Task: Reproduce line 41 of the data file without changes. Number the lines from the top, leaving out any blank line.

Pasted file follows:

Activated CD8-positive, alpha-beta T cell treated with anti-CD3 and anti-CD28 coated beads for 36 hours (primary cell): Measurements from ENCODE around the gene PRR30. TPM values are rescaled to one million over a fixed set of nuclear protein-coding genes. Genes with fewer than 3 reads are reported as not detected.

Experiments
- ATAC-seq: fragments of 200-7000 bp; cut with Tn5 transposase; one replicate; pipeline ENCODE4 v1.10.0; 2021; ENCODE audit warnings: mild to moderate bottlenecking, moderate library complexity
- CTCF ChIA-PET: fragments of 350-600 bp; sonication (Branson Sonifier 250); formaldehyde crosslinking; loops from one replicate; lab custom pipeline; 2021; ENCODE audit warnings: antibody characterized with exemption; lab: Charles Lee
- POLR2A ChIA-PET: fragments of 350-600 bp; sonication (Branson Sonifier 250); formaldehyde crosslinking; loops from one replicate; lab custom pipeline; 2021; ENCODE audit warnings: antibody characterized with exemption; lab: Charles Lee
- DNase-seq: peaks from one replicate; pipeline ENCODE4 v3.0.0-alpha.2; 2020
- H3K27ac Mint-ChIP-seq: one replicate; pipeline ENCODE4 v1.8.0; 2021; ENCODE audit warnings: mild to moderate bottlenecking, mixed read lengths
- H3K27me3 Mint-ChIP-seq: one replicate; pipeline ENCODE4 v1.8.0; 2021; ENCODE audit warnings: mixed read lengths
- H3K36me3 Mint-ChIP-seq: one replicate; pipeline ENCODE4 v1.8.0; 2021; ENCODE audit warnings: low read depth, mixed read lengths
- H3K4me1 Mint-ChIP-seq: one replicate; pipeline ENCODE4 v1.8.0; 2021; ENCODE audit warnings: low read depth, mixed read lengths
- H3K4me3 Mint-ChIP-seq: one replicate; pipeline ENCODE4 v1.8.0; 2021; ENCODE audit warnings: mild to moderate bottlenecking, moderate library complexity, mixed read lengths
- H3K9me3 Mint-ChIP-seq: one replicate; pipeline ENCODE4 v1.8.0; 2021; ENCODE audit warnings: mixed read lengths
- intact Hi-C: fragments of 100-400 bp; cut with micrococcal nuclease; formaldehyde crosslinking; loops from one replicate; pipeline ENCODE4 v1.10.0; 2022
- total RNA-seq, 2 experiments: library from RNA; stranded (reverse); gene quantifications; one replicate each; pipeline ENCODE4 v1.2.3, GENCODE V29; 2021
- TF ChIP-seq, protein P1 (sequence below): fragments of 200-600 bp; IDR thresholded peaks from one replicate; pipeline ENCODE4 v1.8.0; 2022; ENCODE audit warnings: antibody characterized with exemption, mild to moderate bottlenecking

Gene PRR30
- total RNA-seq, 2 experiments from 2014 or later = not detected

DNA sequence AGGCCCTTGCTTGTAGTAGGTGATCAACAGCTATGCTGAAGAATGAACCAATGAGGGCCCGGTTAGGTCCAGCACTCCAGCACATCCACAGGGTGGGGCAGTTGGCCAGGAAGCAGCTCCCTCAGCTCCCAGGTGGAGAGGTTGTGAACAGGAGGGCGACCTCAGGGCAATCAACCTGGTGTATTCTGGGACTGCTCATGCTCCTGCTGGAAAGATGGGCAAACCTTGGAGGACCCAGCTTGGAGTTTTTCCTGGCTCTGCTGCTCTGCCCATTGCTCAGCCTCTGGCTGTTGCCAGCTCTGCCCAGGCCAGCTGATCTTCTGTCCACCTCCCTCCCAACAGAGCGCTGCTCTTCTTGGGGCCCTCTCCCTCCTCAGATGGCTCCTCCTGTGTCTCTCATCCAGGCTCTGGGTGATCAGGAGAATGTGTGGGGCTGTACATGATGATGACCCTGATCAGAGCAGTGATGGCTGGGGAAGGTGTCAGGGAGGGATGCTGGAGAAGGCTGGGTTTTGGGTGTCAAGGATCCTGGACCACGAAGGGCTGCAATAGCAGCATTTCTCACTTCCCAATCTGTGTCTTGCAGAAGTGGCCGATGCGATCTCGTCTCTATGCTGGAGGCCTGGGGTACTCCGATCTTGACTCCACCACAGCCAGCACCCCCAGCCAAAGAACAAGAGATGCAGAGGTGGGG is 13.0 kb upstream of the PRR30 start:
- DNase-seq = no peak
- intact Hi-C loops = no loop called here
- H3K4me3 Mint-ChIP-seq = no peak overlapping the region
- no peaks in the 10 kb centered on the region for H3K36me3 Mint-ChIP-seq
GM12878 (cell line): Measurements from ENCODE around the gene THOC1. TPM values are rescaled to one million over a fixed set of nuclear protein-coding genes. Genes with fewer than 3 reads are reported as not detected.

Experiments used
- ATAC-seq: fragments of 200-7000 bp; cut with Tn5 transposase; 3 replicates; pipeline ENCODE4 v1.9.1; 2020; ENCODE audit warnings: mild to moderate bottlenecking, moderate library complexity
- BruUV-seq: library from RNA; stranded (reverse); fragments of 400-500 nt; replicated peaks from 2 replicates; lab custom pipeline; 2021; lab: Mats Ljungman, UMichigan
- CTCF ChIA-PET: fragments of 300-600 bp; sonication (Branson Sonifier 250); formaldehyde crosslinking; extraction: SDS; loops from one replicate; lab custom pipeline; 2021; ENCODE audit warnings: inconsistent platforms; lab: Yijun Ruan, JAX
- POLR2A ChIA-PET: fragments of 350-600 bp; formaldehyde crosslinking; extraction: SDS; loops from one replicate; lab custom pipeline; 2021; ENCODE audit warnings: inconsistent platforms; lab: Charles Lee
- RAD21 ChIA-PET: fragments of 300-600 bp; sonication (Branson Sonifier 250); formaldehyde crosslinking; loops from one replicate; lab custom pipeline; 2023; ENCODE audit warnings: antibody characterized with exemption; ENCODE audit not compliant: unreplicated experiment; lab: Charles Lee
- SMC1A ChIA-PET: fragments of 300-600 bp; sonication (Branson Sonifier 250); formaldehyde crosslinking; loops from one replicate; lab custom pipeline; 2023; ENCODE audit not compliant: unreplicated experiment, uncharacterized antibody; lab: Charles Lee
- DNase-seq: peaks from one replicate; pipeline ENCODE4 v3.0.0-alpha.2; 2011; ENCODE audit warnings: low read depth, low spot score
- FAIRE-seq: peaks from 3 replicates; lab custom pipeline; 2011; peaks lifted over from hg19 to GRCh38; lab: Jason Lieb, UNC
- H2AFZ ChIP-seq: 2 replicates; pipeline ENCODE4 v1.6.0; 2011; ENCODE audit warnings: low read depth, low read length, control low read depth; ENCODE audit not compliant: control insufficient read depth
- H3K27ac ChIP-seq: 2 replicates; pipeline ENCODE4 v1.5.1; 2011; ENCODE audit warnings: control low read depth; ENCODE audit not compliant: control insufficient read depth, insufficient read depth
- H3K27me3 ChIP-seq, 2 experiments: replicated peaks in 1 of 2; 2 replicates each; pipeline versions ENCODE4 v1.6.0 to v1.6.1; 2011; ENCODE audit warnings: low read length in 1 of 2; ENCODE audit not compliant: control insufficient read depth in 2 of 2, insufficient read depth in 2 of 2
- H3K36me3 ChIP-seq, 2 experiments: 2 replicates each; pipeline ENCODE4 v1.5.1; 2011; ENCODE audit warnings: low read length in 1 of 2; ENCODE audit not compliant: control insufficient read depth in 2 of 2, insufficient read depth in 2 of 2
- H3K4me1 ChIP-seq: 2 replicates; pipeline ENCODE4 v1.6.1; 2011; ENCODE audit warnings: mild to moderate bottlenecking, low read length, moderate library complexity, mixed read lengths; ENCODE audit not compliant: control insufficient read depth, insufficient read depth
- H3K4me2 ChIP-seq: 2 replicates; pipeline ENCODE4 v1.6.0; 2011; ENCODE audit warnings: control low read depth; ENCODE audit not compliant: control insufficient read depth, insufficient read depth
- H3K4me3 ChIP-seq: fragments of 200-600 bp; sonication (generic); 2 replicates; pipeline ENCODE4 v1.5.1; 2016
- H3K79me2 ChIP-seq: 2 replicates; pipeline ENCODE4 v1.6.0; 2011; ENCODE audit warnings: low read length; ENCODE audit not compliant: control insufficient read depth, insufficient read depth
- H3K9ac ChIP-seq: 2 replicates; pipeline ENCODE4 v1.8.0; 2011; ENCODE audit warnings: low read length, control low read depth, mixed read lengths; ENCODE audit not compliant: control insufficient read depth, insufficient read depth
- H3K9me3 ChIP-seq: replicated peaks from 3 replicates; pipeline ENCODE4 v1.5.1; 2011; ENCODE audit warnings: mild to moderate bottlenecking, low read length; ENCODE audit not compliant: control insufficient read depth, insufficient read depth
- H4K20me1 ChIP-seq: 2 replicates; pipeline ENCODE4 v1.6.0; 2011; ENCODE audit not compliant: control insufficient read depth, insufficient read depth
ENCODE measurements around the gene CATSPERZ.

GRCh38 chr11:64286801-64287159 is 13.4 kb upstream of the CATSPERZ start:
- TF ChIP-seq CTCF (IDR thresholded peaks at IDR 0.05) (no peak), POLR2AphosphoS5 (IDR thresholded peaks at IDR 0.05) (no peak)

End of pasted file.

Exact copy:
- H3K9ac ChIP-seq: 2 replicates; pipeline ENCODE4 v1.8.0; 2011; ENCODE audit warnings: low read length, control low read depth, mixed read lengths; ENCODE audit not compliant: control insufficient read depth, insufficient read depth